Lifestyle Equals Sign We see you

Published on Wednesday 9 September, 2020



Isaac views the world through the eyes of Superheroes and Villains,

and he has a very clear view of what is good or bad,

or what makes him a Villain or a Hero.


We continue our recognition and celebration of Child Protection Week by sharing the second of the powerful and insightful pieces co-authored by Lifestyle Solutions’ Therapeutic Specialists Lauren Cooper and Kimberley Lamb, which were recently featured on the Australian Childhood Foundations, Centre for Excellence in Therapeutic Care website.

This piece, written in consultation with 15-year-old Isaac, is an insight into how our Therapeutic Specialists work to ensure that the young person in our care is at the centre of decision making and actions, that they have a voice, and that that voice is heard.

We asked Lauren to tell us more about Child Protection Week and why she co-wrote the piece.

What does Child Protection Week mean to you?

“Child Protection week for me is working hard for children who have been impacted by trauma and ensuring that their needs are the centre of our practice. It’s about making sure that as an organisation, we set the standard for child-centred work, that we, together, make sure we do better for children, that their needs and dreams and future aspirations are what we work towards, not run away from.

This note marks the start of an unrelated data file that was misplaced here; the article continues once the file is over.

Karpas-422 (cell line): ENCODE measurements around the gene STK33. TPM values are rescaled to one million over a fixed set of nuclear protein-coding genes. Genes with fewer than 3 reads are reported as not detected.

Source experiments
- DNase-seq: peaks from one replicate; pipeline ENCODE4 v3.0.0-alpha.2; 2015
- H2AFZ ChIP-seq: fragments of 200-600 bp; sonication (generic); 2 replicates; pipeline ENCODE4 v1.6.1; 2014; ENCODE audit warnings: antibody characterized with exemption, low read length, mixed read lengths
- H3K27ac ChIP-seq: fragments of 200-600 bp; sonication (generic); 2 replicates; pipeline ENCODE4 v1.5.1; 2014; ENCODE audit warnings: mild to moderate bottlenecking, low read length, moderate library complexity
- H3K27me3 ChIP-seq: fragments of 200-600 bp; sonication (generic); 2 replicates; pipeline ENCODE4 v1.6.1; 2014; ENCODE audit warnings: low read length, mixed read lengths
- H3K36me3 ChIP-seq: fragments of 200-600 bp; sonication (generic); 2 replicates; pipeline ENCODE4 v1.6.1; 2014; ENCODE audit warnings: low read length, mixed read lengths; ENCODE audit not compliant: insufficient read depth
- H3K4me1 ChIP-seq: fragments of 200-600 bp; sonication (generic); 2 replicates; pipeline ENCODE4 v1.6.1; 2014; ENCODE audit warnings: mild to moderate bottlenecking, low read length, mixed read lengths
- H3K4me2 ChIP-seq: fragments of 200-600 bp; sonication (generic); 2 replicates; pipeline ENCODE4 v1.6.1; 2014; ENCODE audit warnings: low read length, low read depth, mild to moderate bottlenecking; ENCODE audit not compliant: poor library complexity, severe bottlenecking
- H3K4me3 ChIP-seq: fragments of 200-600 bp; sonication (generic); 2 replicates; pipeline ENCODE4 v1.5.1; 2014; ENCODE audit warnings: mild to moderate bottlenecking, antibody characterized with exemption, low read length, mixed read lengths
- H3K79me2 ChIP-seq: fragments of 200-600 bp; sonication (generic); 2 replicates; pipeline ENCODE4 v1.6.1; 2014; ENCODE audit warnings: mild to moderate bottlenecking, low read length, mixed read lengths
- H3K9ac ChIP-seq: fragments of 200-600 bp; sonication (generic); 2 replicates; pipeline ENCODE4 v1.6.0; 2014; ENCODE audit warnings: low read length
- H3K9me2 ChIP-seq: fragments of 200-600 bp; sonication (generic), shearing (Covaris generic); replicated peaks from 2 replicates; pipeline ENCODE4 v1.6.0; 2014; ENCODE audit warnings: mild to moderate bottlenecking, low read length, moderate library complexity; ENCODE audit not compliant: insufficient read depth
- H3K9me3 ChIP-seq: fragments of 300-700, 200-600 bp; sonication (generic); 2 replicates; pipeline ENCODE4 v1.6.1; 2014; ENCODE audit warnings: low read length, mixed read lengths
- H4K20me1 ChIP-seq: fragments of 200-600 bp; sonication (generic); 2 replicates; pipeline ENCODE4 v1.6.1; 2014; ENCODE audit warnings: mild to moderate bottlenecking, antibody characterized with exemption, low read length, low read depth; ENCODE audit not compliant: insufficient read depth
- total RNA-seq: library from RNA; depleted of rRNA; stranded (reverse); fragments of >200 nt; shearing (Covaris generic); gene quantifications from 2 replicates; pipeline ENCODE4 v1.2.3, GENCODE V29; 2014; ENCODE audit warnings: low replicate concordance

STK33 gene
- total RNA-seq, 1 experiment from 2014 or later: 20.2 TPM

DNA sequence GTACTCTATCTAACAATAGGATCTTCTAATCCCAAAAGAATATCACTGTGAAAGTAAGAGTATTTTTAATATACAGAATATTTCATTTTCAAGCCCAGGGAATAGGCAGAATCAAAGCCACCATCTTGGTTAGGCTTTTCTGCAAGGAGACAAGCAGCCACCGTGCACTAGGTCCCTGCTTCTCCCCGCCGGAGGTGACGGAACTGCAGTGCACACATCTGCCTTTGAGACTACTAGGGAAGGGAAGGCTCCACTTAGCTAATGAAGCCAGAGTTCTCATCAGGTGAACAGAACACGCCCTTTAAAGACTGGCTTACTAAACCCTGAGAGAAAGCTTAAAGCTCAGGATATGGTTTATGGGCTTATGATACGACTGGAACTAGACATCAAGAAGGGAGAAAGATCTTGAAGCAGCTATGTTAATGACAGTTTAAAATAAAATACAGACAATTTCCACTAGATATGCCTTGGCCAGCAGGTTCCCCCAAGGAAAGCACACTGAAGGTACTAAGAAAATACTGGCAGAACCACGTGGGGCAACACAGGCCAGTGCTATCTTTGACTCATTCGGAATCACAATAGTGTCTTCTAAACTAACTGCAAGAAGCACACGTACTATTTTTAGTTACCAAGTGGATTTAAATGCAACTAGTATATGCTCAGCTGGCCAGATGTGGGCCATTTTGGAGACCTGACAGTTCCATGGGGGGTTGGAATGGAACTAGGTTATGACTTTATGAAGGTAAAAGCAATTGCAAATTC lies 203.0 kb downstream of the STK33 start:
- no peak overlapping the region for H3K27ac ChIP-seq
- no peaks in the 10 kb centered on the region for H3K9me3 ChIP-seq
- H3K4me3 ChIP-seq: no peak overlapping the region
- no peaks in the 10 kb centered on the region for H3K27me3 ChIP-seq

It reminds me that as a Social Worker and a member of this organisation, to really listen to children and young people, that we advocate for them and that their wellbeing is our primary focus.

“As an Aboriginal woman, I also reflect on my work inside a system that has caused significant damage to my community, that I remember and represent the change we all need to be a part of. I acknowledge that internal conflict and use it to better our practice for those who have been so impacted.”


This would then be followed by “This is your meeting mate, what’s on your mind?”

Isaac would take out his crumpled piece of paper with his Agenda on it,

try to flatten it out on the table using his hand and then say “OK, can I have…?”


Why did you write the blog? What were you hoping to achieve?

“I wanted to represent a voice of a young person who has felt significant disconnection, not only from his family and community, but also how his disability also creates disconnection due to the push of social norms and communication styles.

I wanted others to walk in his shoes and see the world how he sees it, to help people connect with him. In disability we make decisions all the time based on assumptions of need or what we think the people we support want. We do this because we want to ensure all their needs are met, but we do it without that young person’s voice more often than we do other groups of people.”

“It’s important for the young person to not only feel heard, but be heard, and for his world to change as a result. I wanted him to have real control of his own life and self-determination.”


In Isaac’s most recent Care Team Meeting he requested to see his files,

he explained: “I want to know what happened to me so I can deal with it,

 move forward and overcome it, you know like Superheroes do!”


Isaac’s Story: Having a Voice in Out-of-Home Care

The 30th Annual National Child Protection Week runs from Sunday, 6 September, to Friday, 11 September 2020.







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